Musically, I expect the sound underpinning my songs to evolve – it’s important to be chameleon-like and be modern: I like wearing different outfits from time-to-time, metaphorically speaking and being surrounded by great musicians helps bring that ethos alive and broaden the scope of possibilities.
If you were to select one song on the album that you feel best represents its overarching mood, which would it be and why?
‘On The Lam’ – the opener: it has nuances of reflection, brutality, heartbreak, tenderness, anguish and regret. I began writing the lyrics before I left Toronto, but the character singing the song turned the story into something almost beyond recognition to me, lyrically and musically – I don’t know if there is such a thing as alt-folk, which I’ve heard some people use to describe TMD but perhaps this is “Dalt-folk.
The “hidden track” on the hard copy of the album is worth mentioning however: it’s part waltz, part stream-of-consciousness and was described by Jonny Woods (who mixed it) as “prog-folk”. Whatever it is, the time signatures and textures almost broke Millbank but I laid it down exactly as how I first heard it and it captures a lot of different feels – but you’ll have to buy the CD to hear it
The influence of literature is strong on your work. Can you give some examples of how you feel poetry and prose has filtering into your own lyrics?
I’d say that for me they are different forms of expression coming from the same place but that they are both different mediums and though the writing process is similar – I don’t know that I have much crossover as I make a separation in my song writing which is distinctly different to my poetry and my prose.
Upon rising, before the consciousness impede its authority on the lyric or the chord, is when I find the creative process most revealing and what seems like an idle strum or a simple hum can transform into something magical.
I like to throw out the odd literary references because that’s how I myself discovered many artists: The Doors in particular led me to Ginsberg, Kerouac, Rimbaud.
‘Bicycle Charms’ mentions Kahlil Gibran, ‘Old Guard’ quotes Hemingway, ‘Golden Cage’ is a line from Bukowski’s movie ‘Barfly’, “The Devil Came To Derry” references a Baudelaire quote – the literary references are intentional.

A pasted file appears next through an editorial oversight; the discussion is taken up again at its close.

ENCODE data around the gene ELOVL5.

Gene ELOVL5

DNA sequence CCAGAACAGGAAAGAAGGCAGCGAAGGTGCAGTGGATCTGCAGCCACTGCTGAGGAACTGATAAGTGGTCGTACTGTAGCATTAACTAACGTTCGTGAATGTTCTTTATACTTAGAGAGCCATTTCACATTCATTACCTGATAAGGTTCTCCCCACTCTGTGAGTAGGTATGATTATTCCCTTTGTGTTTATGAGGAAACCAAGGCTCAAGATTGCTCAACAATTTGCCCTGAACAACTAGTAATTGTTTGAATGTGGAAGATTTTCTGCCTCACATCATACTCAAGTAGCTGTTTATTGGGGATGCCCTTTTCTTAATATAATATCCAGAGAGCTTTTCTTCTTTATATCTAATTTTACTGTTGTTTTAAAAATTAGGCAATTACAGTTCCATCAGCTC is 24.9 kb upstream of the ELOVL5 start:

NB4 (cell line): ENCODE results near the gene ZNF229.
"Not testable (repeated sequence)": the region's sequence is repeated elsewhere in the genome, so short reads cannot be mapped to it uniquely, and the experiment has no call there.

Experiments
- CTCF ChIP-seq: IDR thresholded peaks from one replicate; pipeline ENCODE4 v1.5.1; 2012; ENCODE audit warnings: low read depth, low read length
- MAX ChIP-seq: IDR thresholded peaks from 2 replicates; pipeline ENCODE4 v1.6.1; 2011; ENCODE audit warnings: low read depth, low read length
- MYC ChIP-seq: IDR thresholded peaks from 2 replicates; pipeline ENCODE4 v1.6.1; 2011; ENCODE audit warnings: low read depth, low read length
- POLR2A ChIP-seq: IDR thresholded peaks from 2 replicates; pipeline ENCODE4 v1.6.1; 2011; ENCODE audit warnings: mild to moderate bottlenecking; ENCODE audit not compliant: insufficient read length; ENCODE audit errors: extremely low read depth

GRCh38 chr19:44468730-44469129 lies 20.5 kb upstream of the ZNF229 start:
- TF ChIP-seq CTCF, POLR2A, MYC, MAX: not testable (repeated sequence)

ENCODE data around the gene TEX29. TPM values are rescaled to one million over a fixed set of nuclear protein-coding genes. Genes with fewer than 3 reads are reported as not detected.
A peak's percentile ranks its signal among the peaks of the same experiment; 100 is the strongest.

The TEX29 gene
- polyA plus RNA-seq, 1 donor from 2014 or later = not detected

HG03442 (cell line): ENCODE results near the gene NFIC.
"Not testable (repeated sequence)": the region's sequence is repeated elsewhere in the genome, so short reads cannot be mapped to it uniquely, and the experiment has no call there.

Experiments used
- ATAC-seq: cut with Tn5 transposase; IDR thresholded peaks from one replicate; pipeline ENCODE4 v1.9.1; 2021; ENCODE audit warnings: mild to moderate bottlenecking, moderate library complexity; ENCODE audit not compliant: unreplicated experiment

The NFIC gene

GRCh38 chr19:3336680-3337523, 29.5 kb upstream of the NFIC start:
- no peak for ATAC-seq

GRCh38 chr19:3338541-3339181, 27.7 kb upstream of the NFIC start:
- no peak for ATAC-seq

I quit smoking 5 years ago so I could maintain a singing voice of sorts, but a spoken word album would be cool one day – a poetry album would be a distinct crossover.
You’re a Scots/Canadian musician based in Belfast. How, if at all, do you think your background sets you apart from your Northern Irish music-making peers?
Ha other than my name perhaps being a little trickier to pronounce and my skin being a little darker we’re still all the same species navigating mad times. Having said that, i’ve still not gotten used to the hazards of boarding a Translink bus w/a guitar on my back.
Naturally, I see this city and what happens here a little differently than a native might – I’m fortunate to have come from a mixed background and a transient upbringing in different places from having left home at a young age.
I feel honoured to be making music out of Belfast, bearing witness to what is happening here now and hope to be creative here for a long while yet whether that’s in the studio or the library – everyone should have the freedom to do that. I’ve met some lifelong friends here doing that and because of that it feels symbiotic, like home. I’ve moved to Ireland and quit drinking… that feels different but it hasn’t dimmed my view of the craic here!
You’re releasing the album in the Black Box. Tell us about the musicians known as the Dalton gang who will be joining you on the night.
Ah yes, well this line up is a mix of newcomers and wily veterans. Drummer Davy Bates has lifted us to another level since he came on board and alongside upright bass player Andrew Thompson underpins the rhythm section. I’m also honoured to have the talented artist Kieron Black on mandolin and electric guitar, I’ve been telling anyone who’ll listen that “Cookin’” Karl Devlin (slide-guitar) is the most authentic Delta Blues-man about.
Long-time sidekick Ciaran “Scruffy” Gallagher remains a mainstay as does “Wally” on trombone. Seonaid Murray on Devil’s horn completes the brass section with grace and eloquence. Gretsch maestro George McKinney will also be making a guest appearance.
Looking forward to after the release date, what are the hopes and plans for the Mad Dalton in 2018?
We’re excited to be playing Sunflower Fest on Sunday, July 29 and hope to have some other festival dates confirmed soon.
We’ve a video for a new single coming out pre-Autumn and some solo shows are on the cards in England too. We’ll be organising some full band dates down South before the end of the year.
I’m always writing so some studio time to record some more material for a 2019 release is inevitable. I have a French language project in the pipeline and quite separately I’m releasing a limited edition run of my poetry shortly.
Some driving lessons before these Translink buses kill me might be a wise idea, too. Any suggestions for a quality instructor?